Nitrate is an important plant nutrient and type of inorganic fertilizer. It is the most highly oxidized phase in the nitrogen cycle. In water the major sources of nitrates are septic systems, animal feed lots, agricultural fertilizers, manured fields, industrial waste waters, sanitary landfills, and garbage dumps.
Nitrate is the primary source of nitrogen for plants; it is a nutrient they cannot live without. Extensive farming can rob the soil of its natural nitrogen sources, so farmers often add nitrate fertilizers. Properly managed, nitrogen does not endanger health and can increase crop production. However, when more nitrogen is added to the soil than the plants can use, excess nitrate can leach into groundwater supplies and contaminate wells. Because nitrate is converted to a very toxic substance (nitrite) in the digestive systems of human infants and some livestock, nitrate-contaminated water is a serious problem.
The Chapter 93 water quality standards for nitrite plus nitrate is a maximum of 10 mg/l as nitrogen for water supply uses. It appears the nitrate and nitrite levels rose sharply as Dunkard dipped down into West Virginia and then dropped as it entered back into Pennsylvania. The ammonia levels appear to do the same thing but the sharp rise appears earlier at DC-4. The Nitrite levels in the West Virginia tributaries tower over the Pennsylvania tributaries. Days Run has a considerable high Ammonia level at 2.63 mg/l as compared to the other tributaries.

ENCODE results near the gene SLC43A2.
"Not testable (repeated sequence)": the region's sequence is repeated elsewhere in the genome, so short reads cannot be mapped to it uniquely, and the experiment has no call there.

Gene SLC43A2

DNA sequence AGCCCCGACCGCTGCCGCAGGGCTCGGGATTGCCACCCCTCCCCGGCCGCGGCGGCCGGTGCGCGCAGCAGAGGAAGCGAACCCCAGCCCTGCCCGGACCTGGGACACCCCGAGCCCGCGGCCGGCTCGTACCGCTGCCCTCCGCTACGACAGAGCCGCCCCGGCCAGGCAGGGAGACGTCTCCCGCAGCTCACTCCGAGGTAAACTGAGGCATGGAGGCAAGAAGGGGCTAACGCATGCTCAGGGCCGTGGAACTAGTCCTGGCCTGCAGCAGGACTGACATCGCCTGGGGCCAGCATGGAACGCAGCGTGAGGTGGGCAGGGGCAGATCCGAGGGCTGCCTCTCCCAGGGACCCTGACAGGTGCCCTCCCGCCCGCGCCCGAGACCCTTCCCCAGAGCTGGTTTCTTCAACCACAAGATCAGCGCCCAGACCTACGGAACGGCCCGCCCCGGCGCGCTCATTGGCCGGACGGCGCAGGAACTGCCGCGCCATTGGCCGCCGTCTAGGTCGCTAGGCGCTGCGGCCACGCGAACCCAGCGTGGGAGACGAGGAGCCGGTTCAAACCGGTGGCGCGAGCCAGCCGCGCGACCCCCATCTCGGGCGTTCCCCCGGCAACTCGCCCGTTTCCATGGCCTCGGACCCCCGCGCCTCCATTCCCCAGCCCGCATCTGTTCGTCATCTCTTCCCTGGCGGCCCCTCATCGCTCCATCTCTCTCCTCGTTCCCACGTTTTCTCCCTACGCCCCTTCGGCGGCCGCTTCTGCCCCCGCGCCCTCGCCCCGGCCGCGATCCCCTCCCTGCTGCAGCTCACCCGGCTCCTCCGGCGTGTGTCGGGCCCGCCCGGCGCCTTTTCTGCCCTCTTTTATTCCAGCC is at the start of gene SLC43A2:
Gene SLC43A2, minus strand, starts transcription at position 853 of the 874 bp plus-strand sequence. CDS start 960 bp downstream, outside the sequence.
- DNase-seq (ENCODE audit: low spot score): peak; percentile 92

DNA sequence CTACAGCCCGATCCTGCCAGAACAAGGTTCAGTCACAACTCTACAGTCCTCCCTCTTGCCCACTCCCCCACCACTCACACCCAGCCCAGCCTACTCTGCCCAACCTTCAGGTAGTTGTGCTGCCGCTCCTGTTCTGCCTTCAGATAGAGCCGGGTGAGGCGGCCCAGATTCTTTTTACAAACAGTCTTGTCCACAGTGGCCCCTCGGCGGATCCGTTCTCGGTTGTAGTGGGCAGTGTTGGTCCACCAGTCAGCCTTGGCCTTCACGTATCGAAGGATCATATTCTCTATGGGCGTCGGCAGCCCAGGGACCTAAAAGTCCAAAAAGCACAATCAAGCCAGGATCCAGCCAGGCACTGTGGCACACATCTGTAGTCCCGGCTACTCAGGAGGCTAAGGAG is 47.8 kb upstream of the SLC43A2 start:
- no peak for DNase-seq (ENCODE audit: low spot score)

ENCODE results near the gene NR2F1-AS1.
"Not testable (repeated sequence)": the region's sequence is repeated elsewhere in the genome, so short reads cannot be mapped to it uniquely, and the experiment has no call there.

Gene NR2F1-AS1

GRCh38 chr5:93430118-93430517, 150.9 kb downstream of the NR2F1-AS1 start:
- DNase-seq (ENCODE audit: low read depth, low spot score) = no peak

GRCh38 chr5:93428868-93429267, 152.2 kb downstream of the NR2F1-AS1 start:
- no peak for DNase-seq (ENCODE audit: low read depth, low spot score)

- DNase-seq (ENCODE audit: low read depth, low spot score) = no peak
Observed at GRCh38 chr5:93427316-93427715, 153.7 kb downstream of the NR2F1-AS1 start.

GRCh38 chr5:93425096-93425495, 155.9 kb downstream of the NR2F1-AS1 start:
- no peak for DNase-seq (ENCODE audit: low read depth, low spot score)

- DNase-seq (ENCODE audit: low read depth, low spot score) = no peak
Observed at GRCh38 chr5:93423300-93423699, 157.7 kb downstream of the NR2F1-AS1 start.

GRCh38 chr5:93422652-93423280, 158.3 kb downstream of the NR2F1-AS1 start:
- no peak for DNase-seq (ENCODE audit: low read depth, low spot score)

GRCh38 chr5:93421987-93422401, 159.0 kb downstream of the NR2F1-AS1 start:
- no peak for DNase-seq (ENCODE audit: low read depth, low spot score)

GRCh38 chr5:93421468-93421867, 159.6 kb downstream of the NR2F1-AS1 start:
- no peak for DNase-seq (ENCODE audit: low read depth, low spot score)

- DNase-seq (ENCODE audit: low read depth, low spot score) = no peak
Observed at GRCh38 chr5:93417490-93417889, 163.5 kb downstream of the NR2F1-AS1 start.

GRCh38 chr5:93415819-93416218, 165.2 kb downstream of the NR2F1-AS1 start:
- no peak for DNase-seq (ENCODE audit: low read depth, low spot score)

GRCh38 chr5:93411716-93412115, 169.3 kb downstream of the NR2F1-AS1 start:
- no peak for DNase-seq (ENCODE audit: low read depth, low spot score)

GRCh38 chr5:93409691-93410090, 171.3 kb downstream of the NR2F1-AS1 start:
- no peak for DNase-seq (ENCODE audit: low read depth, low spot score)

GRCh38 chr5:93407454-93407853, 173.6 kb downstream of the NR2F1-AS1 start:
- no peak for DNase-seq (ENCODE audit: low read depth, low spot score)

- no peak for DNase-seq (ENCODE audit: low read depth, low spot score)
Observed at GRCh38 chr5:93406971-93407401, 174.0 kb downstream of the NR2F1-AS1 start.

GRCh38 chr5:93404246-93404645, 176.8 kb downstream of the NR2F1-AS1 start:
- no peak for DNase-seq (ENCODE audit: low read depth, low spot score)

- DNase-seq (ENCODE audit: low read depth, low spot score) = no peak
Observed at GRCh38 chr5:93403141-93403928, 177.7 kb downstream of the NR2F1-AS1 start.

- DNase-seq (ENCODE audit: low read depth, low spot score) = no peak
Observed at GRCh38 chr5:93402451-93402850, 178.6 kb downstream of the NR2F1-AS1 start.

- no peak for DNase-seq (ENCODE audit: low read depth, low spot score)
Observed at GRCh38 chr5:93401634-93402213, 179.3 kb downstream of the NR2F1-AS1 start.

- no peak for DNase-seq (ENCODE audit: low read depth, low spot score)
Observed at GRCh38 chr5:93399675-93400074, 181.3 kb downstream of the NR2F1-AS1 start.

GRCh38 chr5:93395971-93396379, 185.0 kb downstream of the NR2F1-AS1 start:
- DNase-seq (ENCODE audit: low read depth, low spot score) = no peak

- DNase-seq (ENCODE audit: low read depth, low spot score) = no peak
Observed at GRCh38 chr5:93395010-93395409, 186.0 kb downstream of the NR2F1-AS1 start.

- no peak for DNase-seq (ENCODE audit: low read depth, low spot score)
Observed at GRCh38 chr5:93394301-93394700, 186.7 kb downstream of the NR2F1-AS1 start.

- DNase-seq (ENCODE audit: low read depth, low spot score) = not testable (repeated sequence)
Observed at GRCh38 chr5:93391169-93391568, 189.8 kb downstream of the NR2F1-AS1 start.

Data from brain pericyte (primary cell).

The Chapter 93 water quality standards for chloride in streams is a maximum of 250 mg/l for water supply uses. All sample points on the main stem as well as the tributaries falls below these standards. Meadow Run comes the closest with an average of 198 mg/l.
Biochemical Oxygen Demand (BOD)
BOD is a measure of the amount of oxygen consumed in the biological processes that break down organic matter in water. Large amounts of organic waste use up large amounts of dissolved oxygen, thus the greater the degree of pollution the greater the BOD.
TABLE 11. Typical Values of BOD
System BOD (mg/l)
Streams Draining Virgin Territory  
---dry season 0.5 - 1.0
---During high runoff 1.0 - 3.0
Untreated Domestic Wastewater

100-400 (200 typical)

Domestic Wastewater Effluents 10-30
Septage 1500-20,000
Landfill Leachate 100-15,000
Whole Milk 100,000
The average BOD for the main stem of Dunkard Creek averages from 0.98 mg/l to 1.88 mg/l, the highest being DC-8. The average BOD for the tributaries ranges from 0.63 mg/l to 2.55 mg/l on Jakes Run.
Fecal Coliform
Fecal coliform bacteria is a group of organisms common to the intestinal tracts of man and of animals. The presence of fecal coliform bacteria in water is an indicator of potentially dangerous bacterial contamination. Fecal coliform is the standard test organism used in many laboratories testing treated sewage, untreated public water supplies, and such primary contact waters as swimming areas.
During the swimming season (May 1 through September 30), according to the Chapter 93 water quality standards, the maximum fecal coliform level shall be a geometric mean of 200 coliform per 100 milliliters (ml) based on five consecutive samples, each sample collected on different days. For the remainder of the year, the maximum fecal coliform level shall be a geometric mean of 2,000 coliform per 100 milliliters (ml) based on five consecutive samples collected on different days.
For water supply uses there should not be more than 5,000 coliform per 100 milliliters as a monthly geometric mean. The average fecal coliform for the main stem ranges from 20/100 ml to 1873/100 ml at WV-8. The numbers appear to drop in the lower portion of the watershed. The average for the tributaries ranges from 290/100 ml to a high of 13,663/100 ml on Miracle Run.